Why clarity is so powerful (and how to get it)
Based on Clarity First by Karen Martin, (Mc Graw Hill Education, 2018) and an interview with Daniel Wolcott President and CEO, Adventist Health Lodi Memorial (August 2018)
In a complex world, where ambiguity reigns, creating clarity within an organization requires courage and discipline. It might seem overwhelmingly challenging at first, but over the long term, clarity-oriented organizations outperform their competitors.
Toleration of ambiguity is on the rise as a defense mechanism against uncertainty, volatility and complexity. It is even often listed as a sought-after quality on job boards.
Often confused with agility today, tolerance for ambiguity has come to be seen as an asset for operating in the face of uncertainty and volatility. According to Karen Martin, this thinking is misguided: the more complex a situation is, the more it needs to be understood with a maximum of clarity.
Contrary to ambiguity, clarity is neither comfortable nor natural. It is something we have to learn, practice and strengthen at an individual and organizational level.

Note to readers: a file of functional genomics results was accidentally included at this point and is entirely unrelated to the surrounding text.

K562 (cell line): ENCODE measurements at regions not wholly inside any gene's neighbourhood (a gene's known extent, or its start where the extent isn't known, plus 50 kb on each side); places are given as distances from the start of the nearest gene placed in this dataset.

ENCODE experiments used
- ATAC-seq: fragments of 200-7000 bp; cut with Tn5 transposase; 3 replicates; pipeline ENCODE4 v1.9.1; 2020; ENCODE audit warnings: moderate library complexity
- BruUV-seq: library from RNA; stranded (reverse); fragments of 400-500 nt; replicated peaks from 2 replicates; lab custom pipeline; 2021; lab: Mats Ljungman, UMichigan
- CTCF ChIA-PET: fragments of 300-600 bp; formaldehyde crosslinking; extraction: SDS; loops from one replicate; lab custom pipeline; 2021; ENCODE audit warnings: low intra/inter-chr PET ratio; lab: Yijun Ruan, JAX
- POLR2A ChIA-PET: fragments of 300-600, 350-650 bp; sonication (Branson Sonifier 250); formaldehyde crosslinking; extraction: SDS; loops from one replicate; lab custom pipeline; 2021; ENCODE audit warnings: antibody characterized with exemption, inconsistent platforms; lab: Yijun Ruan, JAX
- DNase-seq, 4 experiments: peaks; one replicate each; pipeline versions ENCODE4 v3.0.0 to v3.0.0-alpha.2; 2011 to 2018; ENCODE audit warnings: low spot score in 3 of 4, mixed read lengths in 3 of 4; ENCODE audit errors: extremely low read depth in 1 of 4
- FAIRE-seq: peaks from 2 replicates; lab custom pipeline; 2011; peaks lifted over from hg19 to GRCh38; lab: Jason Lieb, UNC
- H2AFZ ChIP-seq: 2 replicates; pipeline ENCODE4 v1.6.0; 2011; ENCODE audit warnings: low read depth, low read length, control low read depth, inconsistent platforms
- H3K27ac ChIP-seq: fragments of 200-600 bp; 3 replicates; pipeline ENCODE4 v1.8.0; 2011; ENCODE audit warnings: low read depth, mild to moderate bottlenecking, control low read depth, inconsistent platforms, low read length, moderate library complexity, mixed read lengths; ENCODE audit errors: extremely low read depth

Ambiguity is seductive…
Due to the fact that ambiguity is often presented today as a sign of flexibility and the ability to adapt, it has become a default mode that companies assume in response to their environment. When faced with competing demands and constantly shifting information, a prudent approach seems to be to stay in a gray area rather than adopting a clear-cut position. For example, a company may sign up to a sustainable development approach for certain product lines while continuing to use the same polluting – but cheaper – methods on other series. To avoid alienating any of the firm’s customers — neither those clients who are sensitive to ecological arguments nor those looking for the best prices – the company does not take a clear stand either way when it comes to environmental impact. But, of course, trying to take this ostensibly safer route also carries the risk of blurring the company’s purpose and thereby ultimately alienating both sets of clients.
Ambiguity is also often used as a strategic tool in negotiations. Customers rarely show all their cards to suppliers when discussing a contract. “Clarity,” explains Martin, “is intentionally avoided in situations where it may cause one of the parties to take a position that could damage the relationship, cause confl ict or restrict future options.”
… but clarity is key!
Ambiguity may seem to do damage control in the short term, but, in fact, it simply serves to be a way of side-stepping core issues that will eventually come back to haunt you. By contrast, opting for an approach based on systematic clarifi cation is likely to prevent costly and harmful mistakes over the long term. It also serves to stimulate an organization’s performance in four ways:
Excerpt from Business Digest N°289, September 2018
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